Lloyd married his leading lady, Mildred Davis, on February 10, 1923. Together, they had two children: Gloria Lloyd (born 1923), and Harold Clayton Lloyd, Jr., (1931-1971). They also adopted another child, Gloria Freeman (1924-1986), in September 1930. They renamed her Marjorie Elizabeth Lloyd, but she was known as "Peggy" for most of her life.
After their marriage, Lloyd initially discouraged Davis from continuing her acting career. He later relented, but by that time her career momentum was lost. Harold Jr. was gay, and several commentators have noted that Lloyd took the news of his son's homosexuality in a remarkably accepting way for the time.
Davis died in 1969, two years before Lloyd's death.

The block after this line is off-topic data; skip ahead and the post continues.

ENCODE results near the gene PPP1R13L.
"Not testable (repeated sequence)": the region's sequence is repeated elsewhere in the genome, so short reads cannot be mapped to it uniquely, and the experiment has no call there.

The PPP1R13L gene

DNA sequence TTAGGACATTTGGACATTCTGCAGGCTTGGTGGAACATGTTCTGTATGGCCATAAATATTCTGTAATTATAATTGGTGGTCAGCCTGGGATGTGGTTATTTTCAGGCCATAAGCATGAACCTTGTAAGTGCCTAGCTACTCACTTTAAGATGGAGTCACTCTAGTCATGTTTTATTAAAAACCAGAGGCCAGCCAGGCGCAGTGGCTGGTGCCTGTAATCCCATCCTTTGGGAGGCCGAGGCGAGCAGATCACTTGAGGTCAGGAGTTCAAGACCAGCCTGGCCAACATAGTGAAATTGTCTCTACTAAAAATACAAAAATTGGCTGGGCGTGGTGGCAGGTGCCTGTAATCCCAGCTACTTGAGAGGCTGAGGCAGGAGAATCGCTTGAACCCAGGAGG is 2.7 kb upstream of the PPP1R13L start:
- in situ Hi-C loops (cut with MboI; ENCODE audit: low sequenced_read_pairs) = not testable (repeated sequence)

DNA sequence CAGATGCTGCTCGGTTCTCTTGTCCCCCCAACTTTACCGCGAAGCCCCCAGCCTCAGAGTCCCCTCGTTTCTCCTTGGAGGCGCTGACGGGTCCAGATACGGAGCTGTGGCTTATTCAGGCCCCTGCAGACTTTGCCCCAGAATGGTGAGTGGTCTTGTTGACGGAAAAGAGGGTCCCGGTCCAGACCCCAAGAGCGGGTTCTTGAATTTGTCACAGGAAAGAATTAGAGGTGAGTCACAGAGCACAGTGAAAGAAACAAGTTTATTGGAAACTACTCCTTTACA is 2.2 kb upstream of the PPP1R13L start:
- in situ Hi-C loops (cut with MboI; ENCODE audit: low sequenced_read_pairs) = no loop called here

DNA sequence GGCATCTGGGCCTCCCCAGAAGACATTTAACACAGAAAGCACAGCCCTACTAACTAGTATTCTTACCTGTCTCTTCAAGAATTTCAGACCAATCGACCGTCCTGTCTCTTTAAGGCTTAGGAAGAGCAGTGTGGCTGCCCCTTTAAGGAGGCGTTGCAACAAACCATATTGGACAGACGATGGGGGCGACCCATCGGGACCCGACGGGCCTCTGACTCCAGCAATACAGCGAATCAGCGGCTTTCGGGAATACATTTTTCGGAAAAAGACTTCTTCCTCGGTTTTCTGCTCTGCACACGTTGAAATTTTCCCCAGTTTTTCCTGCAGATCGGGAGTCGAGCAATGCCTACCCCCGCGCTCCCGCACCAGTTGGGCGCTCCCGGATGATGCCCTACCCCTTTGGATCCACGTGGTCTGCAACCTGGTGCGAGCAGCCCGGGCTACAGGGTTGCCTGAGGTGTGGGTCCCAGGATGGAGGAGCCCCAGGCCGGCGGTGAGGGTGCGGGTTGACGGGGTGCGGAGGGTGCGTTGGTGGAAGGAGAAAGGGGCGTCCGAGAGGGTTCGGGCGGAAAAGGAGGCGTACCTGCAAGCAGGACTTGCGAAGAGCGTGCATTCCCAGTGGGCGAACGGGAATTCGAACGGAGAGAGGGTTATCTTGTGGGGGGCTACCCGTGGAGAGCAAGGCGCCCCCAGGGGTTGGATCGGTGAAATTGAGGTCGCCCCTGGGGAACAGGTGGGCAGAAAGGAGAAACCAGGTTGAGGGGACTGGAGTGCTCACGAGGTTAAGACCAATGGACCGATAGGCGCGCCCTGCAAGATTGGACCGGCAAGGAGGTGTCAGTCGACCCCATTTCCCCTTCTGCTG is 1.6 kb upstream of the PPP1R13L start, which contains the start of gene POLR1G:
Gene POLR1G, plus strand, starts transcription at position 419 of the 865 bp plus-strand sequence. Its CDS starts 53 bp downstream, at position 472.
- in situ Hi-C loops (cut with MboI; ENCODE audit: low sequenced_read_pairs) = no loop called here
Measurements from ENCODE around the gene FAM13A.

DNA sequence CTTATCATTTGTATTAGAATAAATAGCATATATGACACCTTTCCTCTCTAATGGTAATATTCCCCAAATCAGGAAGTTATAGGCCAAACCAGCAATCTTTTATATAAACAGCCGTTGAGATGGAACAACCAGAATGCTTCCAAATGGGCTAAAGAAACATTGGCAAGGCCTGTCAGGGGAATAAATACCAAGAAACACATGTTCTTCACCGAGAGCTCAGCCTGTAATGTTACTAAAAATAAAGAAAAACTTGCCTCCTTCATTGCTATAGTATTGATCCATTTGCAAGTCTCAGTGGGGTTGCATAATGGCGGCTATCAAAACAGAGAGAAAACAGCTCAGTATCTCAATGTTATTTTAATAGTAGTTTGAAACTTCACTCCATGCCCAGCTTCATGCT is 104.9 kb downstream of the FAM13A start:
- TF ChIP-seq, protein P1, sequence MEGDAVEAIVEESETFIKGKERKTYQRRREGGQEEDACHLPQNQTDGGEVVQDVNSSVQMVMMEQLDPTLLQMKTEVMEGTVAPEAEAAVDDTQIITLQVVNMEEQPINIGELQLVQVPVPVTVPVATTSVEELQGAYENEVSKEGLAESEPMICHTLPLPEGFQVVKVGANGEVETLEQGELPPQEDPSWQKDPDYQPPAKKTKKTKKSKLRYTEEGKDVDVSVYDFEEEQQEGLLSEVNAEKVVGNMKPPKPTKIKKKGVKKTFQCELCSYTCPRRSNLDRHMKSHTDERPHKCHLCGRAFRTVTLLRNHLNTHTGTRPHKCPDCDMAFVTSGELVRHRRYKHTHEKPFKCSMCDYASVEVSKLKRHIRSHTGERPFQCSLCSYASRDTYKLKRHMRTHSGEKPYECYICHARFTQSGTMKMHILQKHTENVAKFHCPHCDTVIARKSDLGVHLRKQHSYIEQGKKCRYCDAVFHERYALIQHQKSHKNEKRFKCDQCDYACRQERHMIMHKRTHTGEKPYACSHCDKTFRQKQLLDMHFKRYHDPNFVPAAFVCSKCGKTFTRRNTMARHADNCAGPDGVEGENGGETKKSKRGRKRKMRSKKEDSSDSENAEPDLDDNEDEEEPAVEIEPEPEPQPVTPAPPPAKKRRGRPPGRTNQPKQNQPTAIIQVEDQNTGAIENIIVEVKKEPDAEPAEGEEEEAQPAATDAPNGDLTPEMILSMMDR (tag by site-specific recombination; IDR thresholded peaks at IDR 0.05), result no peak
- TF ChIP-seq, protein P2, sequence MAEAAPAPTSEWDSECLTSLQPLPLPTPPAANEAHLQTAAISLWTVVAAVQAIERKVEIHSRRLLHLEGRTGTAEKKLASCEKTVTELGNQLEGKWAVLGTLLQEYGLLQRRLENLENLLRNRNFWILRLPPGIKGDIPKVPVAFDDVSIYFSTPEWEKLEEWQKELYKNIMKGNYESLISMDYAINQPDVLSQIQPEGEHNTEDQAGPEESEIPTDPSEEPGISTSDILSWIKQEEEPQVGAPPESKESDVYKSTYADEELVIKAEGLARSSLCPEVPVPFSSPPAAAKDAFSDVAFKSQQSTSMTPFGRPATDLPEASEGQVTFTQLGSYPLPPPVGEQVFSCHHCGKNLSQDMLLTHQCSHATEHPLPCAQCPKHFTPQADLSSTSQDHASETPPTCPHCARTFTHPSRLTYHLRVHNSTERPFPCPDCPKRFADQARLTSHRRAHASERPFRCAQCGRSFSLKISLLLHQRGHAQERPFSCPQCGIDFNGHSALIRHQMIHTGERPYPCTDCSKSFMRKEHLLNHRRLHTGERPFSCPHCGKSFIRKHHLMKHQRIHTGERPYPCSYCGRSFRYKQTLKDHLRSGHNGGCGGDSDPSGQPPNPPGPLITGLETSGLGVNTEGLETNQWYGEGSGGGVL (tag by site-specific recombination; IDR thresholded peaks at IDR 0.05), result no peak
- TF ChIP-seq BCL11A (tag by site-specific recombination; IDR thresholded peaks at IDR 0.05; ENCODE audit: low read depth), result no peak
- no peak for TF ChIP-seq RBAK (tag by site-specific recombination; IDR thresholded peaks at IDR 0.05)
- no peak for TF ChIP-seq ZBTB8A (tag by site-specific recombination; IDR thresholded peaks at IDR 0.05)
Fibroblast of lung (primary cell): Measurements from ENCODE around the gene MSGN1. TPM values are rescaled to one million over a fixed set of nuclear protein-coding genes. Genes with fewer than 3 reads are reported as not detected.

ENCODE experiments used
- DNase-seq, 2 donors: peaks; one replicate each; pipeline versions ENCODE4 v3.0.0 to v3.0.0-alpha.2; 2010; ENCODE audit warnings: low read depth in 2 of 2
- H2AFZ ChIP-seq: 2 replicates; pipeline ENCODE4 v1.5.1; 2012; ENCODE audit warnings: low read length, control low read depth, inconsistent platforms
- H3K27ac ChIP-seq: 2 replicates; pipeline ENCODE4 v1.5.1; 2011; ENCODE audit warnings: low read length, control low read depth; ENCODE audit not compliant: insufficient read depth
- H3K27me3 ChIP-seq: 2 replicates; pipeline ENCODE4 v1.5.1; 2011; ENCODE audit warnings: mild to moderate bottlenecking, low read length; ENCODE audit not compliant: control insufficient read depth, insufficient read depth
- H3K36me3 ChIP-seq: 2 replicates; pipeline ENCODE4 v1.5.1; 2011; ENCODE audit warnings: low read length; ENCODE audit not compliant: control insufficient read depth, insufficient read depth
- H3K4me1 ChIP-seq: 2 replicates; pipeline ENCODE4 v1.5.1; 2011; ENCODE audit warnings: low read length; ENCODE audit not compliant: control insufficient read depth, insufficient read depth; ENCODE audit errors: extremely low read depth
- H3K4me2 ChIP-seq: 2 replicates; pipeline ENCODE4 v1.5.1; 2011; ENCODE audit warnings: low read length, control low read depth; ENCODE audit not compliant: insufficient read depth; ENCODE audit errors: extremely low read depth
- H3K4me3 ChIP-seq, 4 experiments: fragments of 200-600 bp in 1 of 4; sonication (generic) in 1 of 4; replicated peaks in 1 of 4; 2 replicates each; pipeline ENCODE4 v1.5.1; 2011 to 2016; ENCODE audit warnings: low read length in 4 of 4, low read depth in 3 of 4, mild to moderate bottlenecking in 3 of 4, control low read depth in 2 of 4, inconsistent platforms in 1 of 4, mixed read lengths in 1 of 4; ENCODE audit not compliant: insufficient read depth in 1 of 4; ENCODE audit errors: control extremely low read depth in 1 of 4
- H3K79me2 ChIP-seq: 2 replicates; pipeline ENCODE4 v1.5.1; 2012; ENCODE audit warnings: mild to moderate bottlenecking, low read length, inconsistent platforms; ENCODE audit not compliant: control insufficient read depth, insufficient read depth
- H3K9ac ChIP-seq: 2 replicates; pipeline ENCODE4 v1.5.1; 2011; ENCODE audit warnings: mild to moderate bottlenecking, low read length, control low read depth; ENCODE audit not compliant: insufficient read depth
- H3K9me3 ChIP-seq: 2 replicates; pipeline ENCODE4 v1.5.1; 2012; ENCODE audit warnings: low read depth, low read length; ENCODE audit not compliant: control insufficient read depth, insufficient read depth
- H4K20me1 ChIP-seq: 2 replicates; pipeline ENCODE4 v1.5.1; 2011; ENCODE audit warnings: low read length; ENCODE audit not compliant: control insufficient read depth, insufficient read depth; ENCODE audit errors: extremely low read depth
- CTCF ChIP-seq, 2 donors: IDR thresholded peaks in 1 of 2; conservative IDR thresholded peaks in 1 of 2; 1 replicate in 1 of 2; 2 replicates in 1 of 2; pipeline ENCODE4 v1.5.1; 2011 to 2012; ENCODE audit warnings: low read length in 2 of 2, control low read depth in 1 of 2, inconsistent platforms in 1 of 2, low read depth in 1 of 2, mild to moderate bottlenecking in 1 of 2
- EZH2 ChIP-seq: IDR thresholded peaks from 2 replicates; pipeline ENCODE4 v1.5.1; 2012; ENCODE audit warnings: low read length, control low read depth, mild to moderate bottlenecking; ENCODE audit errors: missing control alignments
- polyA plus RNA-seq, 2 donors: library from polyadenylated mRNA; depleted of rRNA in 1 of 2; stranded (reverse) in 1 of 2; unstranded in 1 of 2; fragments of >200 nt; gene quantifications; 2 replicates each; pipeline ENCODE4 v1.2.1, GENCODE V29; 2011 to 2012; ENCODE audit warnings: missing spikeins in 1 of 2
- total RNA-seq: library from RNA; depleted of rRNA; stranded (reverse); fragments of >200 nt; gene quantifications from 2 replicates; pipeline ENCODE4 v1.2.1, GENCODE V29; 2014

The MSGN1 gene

Lloyd's Beverly Hills home, "Greenacres," was built in 1926–1929, with 44 rooms, 26 bathrooms, 12 fountains, 12 gardens, and a nine-hole golf course. The estate left the possession of the Lloyd family in 1975, after a failed attempt to maintain it as a public museum. The grounds were subsequently subdivided, but the main house remains and is frequently used as a filming location, appearing in films like Westworld and The Loved One. It is listed on the National Register of Historic Places.
In October 1944, Lloyd emerged as the director and host of The Old Gold Comedy Theater, an NBC radio-anthology series, after Preston Sturges, who had turned the job down, recommended him for it. The show presented half-hour radio adaptations of recently successful film comedies, beginning with Palm Beach Story with Claudette Colbert and Robert Young.